Whether a startup or an enterprise, businesses may not be able to predict how lucrative or large they’ll become or how cumbersome their software or applications will be in the long run. Many apps are built to address immediate needs. But as more businesses come in, these tools and technologies are slowly outgrown until they can no longer meet business requirements and even hamper operations.
That’s the gist of Netflix’s story. What started out as a fledgling subscription-based DVD provider 20 years ago evolved into a tech-driven company that revolutionized online media streaming. But Netflix is also more than just a media service provider — it’s also considered a role model for cloud computing and microservices.
What are microservices?
Microservices are an architectural pattern where various loosely coupled services work together to form an application. Each service serves a single purpose: to encapsulate all related logic and data. These services communicate with each other via well-defined application programming interfaces (APIs).
In 2008, a single slipup in Netflix’s monolithic architecture (i.e., single codebase with several modules or tiers) caused massive data corruption and downtime. That’s when Netflix’s architects decided to transition to microservices, with the aim of improving availability, scalability, and speed of delivering its services.
A microservices-based architecture enabled Netflix’s engineers to break up the system into independent services — for example, one for storing watched shows, another for online payments, and a separate one for analyzing customer histories and recommending similar content. By deconstructing the monolith into microservices, Netflix’s team is able to update any part of its infrastructures or systems without suffering significant outages.
A microservices-based architecture can solve several challenges of packaging and deploying applications by modularizing them. At the time, Netflix could not build data centers fast enough to keep up with the exponential growth of its user base. A microservices-based architecture enabled Netflix to scale components of its applications up or down, thus saving computational resources. Adopting microservices helped Netflix minimize the negative impact of bugs and sustain certain service levels even if a component in its applications is not working properly.
A microservices-based architecture also eases the cognitive load for developers. When a complex piece of software is broken down into independent subsystems, enterprises can better organize their development teams around these services. Developers need only care about the codes of the subsystems they work on and don’t have to worry about how their work may affect the other parts of the software. Communication between these subsystems are done through predefined messaging protocols. These enable them to communicate clearly and consistently and thus reduce communication overhead and conflicts in their workflows.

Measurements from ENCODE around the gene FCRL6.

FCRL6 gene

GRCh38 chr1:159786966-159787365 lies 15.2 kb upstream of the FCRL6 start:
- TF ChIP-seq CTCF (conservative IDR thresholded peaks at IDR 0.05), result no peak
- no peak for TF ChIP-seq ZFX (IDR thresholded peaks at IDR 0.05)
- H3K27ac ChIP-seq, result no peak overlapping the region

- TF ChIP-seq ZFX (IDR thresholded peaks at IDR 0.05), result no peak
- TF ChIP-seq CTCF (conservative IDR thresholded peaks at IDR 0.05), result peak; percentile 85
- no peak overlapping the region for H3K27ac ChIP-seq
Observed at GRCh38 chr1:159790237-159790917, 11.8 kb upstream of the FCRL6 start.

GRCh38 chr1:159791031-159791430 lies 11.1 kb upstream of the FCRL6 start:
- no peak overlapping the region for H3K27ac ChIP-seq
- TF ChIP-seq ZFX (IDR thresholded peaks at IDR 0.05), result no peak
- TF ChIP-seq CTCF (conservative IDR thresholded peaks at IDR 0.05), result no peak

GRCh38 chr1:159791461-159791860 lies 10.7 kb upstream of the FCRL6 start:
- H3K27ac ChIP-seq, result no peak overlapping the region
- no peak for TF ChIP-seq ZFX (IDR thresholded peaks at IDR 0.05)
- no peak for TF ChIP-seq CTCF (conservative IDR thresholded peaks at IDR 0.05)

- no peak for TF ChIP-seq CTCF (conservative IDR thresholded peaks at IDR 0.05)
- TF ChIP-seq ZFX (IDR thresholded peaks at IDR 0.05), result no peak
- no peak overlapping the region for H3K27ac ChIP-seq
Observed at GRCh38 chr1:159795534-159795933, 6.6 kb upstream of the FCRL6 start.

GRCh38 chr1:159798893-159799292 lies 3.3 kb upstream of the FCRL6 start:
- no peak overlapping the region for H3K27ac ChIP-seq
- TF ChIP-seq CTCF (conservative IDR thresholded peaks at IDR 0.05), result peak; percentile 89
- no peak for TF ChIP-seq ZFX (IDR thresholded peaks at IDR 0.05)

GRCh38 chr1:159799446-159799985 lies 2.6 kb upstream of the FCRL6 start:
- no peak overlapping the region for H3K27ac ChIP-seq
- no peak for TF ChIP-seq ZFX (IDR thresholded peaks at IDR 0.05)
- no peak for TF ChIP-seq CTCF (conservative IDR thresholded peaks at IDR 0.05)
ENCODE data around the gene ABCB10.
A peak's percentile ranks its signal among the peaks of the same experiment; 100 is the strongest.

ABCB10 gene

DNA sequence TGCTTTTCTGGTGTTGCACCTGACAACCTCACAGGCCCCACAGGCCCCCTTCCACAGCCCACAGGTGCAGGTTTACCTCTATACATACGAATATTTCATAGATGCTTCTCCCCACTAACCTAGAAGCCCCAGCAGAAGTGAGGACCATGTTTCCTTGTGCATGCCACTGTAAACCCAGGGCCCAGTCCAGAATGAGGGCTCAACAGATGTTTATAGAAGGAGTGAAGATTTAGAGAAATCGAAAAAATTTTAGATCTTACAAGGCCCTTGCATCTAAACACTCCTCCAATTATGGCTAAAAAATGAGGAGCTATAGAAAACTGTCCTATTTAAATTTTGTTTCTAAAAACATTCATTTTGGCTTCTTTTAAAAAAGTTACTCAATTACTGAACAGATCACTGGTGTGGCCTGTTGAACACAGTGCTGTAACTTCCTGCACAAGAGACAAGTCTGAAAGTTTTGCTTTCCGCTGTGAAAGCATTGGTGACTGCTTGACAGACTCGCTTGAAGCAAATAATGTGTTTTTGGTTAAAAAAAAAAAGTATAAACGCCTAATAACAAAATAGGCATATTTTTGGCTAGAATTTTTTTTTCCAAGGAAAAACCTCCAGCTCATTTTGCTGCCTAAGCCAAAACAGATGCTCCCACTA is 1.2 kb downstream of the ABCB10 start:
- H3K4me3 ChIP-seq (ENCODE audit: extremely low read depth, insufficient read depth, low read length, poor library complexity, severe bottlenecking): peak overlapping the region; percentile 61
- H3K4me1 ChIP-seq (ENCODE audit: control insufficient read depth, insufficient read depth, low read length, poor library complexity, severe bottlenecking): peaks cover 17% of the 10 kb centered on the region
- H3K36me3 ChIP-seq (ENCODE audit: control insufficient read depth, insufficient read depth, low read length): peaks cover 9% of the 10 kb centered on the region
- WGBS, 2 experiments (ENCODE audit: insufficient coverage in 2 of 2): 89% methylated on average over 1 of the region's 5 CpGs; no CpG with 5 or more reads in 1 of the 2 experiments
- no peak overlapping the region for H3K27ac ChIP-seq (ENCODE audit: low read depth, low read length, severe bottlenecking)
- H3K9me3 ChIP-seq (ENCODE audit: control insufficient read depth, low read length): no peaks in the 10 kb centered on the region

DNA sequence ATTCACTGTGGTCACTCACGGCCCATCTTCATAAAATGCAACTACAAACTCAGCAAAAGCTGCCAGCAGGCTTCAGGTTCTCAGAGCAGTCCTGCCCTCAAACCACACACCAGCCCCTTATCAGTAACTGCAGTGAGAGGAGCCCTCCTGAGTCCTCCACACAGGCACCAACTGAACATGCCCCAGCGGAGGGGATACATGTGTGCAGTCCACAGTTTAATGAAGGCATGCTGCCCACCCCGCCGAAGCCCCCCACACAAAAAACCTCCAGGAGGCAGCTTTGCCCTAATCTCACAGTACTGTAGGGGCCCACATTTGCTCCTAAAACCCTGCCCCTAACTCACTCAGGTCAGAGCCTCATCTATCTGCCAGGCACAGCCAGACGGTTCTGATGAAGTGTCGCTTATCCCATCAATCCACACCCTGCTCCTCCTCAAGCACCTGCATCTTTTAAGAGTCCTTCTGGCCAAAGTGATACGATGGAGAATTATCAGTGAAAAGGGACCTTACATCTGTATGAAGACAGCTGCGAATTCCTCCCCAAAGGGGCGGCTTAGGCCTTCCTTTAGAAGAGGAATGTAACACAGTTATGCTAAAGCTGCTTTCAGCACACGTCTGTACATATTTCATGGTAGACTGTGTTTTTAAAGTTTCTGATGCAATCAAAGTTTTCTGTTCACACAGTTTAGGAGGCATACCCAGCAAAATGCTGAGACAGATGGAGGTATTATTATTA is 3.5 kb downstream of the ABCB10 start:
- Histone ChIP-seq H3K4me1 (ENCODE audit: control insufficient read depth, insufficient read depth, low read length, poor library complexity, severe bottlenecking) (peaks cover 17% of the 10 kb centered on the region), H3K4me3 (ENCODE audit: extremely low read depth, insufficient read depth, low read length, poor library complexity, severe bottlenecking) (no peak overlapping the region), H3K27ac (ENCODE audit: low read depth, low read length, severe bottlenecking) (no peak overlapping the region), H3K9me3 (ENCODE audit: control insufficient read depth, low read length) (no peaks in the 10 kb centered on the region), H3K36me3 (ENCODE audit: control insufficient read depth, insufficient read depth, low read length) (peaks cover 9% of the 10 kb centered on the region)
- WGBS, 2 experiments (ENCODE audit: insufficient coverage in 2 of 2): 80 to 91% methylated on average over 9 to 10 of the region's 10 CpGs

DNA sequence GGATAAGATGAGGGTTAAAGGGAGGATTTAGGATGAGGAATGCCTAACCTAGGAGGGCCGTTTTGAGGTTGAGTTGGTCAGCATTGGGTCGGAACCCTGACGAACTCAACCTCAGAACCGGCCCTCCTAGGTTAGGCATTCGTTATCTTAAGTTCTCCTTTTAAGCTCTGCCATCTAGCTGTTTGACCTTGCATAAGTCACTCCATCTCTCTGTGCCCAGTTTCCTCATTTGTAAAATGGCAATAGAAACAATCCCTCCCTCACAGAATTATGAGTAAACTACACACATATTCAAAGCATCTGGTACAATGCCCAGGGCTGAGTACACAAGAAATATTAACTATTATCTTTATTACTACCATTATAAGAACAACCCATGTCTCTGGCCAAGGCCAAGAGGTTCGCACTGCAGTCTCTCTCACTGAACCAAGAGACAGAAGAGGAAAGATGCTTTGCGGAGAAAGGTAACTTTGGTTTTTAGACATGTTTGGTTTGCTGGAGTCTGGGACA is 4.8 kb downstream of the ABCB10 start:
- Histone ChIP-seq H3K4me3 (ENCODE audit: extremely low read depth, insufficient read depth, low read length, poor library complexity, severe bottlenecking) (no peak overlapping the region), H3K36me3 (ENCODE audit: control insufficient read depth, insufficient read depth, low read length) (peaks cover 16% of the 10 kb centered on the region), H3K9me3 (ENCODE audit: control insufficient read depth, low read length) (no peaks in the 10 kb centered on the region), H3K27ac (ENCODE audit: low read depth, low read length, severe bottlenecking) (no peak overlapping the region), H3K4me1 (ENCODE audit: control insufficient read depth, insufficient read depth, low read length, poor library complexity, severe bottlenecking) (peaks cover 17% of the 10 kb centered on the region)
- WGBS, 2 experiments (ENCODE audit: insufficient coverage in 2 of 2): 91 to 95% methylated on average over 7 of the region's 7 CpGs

In a monolithic architecture, most development teams are limited to the technology stack they are using. This can discourage the team from exploring new technologies, not to mention hiring developers who use them. This is exacerbated by a cloud and digital skills shortage. In a recent Gartner study, business executives cited pace of change (i.e., transformative strategies that mitigate an organization’s exposure to disruptions); the need to keep up with digitalization and emerging technologies; and talent shortage as the major risks to their businesses’ growth.
Microservices liberates the team from the constraints of their own technology stack. Services communicate via APIs, so it’s no longer necessary to write all the services in the same programming language. In a microservices-based architecture, a team, for instance, can flexibly use .NET as the back-end technology while writing services in Python. It is said that Netflix’s entire service comprises over 700 microservices that are regularly maintained by various engineering teams who work with different programming languages and different schedules to enhance agility in the development process.
Adopting microservices can be a game changer
Netflix’s move wasn’t a walk in the park. As it steadily transitioned from a monolith into microservices — starting out with movie encoding and non-customer-facing applications — it had to contend with latencies, instance failures, and data migration among others. Today, Netflix boasts more than 182 million subscribers in 190 countries. And what many people thought was outlandish turned out to be a game changer in cloud computing today. In fact, many high-profile companies, including Uber, Amazon, and Twitter have come to embrace this paradigm shift.
If you want to learn more about microservices, download our whitepaper, “Microservices: Deconstructing the Monolith Without Breaking the Development Team Apart,” which also includes a primer on our auth-as-a-service solution, Authgear.
Oursky has worked with startups in developing digital products using microservices. We also partner with enterprises in modernizing their apps and infrastructures. Oursky has a dedicated team of cloud-native app development experts who can help you navigate your journey to microservices, containerization, Kubernetes, and serverless platforms. Schedule a no-commitment consultation with us and we can explore how to fast-track your digital transformation.